It was not a risk I was willing to take.

View of Lyttleton, Christchurch, New Zealand

So, with a heavy heart and a lot of tears, I boarded a repatriation flight out of Auckland, one day before Good Friday. It was the most unusual flight I’ve ever been on.

There were no masks required on the planes yet, but that wasn’t needed to make everything feel super weird. No choice in seating or boarding class, no hot food before our fuel stop in Bangkok and no drinks other than water. Yes, that meant neither coffee nor alcohol.

During the Bangkok stop, we had to stay on the plane and left immediately after we refuelled. No getting out, stretching your legs, wandering around the airport. The crew, made up entirely of volunteers, was as emotional about the whole experience as the passengers.

I’m sure I wasn’t the only one who spilt tears more than once in those 25 hours it took us to get to Frankfurt.

Coromandel Peninsula, Lookout point, New Zealand

Leaving New Zealand during the lockdown

I was relieved to be home and reunited with my loved ones. Yet, leaving a country had never been this hard. I wasn’t done with New Zealand. Not just because I hadn’t gotten to see everything I wanted.

More importantly, because it was emotionally harder to come to terms with this enforced end of a trip than with a voluntary or pre-planned one, no matter how painful those may also sometimes be.

Every time I heard news of New Zealand, all the emotions were back. When they lifted the lockdown. When they had no more active cases. Or when domestic travel was resumed. I was happy for them on each of these milestones, and so proud! But I couldn’t ignore that tiny voice in my mind whispering that I could be there yet, enjoying those freedoms myself, if I hadn’t gone home.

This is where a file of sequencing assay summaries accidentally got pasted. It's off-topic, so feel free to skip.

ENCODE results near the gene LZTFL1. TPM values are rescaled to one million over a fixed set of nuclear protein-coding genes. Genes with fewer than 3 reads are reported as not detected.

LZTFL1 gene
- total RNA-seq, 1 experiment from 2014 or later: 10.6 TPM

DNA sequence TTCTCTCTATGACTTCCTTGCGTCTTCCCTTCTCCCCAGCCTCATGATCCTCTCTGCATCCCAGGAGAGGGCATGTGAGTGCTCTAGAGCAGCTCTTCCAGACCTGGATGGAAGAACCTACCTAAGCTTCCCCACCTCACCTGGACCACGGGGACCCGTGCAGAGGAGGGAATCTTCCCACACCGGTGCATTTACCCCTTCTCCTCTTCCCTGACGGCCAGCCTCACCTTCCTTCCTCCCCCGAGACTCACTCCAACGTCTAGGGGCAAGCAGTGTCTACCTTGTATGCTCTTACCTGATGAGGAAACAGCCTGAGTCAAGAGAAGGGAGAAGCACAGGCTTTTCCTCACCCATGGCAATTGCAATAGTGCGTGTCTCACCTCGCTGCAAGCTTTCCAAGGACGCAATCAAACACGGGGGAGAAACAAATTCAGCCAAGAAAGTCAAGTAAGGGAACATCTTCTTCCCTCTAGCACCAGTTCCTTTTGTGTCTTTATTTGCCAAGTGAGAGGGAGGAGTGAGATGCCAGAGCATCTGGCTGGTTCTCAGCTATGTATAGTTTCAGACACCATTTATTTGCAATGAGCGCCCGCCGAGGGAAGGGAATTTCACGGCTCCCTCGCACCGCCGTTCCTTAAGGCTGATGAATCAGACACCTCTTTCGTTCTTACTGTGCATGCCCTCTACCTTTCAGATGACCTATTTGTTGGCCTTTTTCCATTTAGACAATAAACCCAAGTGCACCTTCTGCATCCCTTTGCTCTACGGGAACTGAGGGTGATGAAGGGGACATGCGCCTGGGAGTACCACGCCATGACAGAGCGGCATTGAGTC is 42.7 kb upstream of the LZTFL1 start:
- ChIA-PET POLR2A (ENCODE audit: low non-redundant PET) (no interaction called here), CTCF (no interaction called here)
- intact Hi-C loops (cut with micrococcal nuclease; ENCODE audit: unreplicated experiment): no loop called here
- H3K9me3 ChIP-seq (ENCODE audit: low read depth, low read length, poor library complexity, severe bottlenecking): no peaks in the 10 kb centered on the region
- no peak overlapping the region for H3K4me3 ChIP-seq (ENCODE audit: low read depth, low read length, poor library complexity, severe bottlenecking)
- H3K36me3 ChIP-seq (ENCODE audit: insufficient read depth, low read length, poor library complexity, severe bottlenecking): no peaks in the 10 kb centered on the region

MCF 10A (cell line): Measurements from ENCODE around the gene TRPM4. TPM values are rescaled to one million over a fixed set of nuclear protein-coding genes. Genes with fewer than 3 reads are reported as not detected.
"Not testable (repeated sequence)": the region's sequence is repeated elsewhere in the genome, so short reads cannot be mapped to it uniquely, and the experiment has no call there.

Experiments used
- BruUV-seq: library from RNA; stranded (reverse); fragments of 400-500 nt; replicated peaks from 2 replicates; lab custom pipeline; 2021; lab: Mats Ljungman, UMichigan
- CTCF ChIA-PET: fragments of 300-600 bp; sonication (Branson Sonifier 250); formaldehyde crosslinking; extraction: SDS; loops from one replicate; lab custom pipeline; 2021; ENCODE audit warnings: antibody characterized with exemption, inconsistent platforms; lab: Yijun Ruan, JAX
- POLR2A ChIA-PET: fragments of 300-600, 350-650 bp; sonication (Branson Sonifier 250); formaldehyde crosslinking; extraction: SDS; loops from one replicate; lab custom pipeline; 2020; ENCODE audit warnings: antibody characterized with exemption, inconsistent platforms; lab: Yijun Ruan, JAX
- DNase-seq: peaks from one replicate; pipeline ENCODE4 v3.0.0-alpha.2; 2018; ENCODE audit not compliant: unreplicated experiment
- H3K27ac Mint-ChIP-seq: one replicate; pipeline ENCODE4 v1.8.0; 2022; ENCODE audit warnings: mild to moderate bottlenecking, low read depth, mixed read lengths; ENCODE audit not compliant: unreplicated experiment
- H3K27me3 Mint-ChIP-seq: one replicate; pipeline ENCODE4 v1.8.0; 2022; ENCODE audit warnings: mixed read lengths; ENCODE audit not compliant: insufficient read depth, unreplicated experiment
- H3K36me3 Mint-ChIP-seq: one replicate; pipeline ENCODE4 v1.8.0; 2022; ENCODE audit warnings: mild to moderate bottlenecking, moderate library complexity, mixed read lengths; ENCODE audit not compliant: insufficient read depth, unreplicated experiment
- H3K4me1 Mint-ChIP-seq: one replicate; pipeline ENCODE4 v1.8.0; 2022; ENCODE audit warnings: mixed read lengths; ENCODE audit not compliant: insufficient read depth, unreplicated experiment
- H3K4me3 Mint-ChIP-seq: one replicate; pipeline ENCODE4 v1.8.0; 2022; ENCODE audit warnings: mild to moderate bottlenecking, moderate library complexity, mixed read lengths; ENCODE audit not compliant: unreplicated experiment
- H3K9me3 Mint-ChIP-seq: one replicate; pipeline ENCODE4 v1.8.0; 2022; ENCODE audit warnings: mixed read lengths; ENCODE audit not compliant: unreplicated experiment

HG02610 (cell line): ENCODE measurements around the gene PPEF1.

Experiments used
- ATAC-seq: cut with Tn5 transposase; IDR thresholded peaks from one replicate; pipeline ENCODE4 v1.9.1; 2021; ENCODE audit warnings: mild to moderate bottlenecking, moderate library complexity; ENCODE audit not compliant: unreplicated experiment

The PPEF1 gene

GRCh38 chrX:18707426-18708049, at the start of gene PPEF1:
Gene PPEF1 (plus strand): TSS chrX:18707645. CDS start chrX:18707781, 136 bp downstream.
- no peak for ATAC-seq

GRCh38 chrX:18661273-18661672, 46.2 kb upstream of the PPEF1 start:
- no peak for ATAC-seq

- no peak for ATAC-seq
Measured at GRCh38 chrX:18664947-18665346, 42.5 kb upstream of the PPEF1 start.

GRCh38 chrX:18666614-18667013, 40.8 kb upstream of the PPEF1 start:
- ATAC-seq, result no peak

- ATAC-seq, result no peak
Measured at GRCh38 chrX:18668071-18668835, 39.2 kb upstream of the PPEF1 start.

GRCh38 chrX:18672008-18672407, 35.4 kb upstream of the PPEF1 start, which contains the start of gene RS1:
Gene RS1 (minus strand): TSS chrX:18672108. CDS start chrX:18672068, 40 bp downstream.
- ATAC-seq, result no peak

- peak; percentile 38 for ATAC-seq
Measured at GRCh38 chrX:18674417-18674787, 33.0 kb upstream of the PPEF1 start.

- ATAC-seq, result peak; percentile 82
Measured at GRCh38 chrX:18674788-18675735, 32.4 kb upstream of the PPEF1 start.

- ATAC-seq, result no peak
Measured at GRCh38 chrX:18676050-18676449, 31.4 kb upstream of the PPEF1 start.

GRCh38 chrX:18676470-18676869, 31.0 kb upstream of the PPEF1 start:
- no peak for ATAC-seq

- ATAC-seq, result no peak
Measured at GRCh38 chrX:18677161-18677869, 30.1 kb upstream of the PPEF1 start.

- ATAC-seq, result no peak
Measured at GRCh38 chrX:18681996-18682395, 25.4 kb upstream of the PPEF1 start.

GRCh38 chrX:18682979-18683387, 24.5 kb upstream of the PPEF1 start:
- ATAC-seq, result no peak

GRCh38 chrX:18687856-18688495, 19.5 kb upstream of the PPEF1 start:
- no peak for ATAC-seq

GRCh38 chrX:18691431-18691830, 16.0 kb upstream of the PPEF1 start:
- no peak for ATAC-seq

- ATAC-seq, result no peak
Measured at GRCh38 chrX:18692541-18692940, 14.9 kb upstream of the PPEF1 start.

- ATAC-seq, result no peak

Now, I know there would have been flight options and coming home wouldn’t have been too much of a problem. I also know that all my family is fine and none of them had Covid. But there was no way of predicting this back in March.

Coromandel Town Long Bay Walk, Swing on the beach, New Zealand

The right decision can still hurt

I still think coming home was the right decision. The only one I could have made at the time being. And I certainly know I have lost much less in this pandemic than many others, and for that I’m grateful. But I still can’t help shedding a few more tears sometimes about all that could have been.

Here’s to hoping 2020 will bring travel back and allow us to make up for all we couldn’t do this year.

Sunrise at Whangamata Beach, Coromandel Peninsula, NZ

2020 left marks on all of us. What did you miss most this year? Feel free to use this place to vent, I’ll understand!

Why I left New Zealand during the lockdown Pin
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About Nele

Travel-addicted introvert by nature, freelance writer and blogger by profession. I take every opportunity to see more of the world. This blog was created to inspire fellow introverts to live their travel dreams, and to view their quiet personality as an asset rather than an obstacle on the road.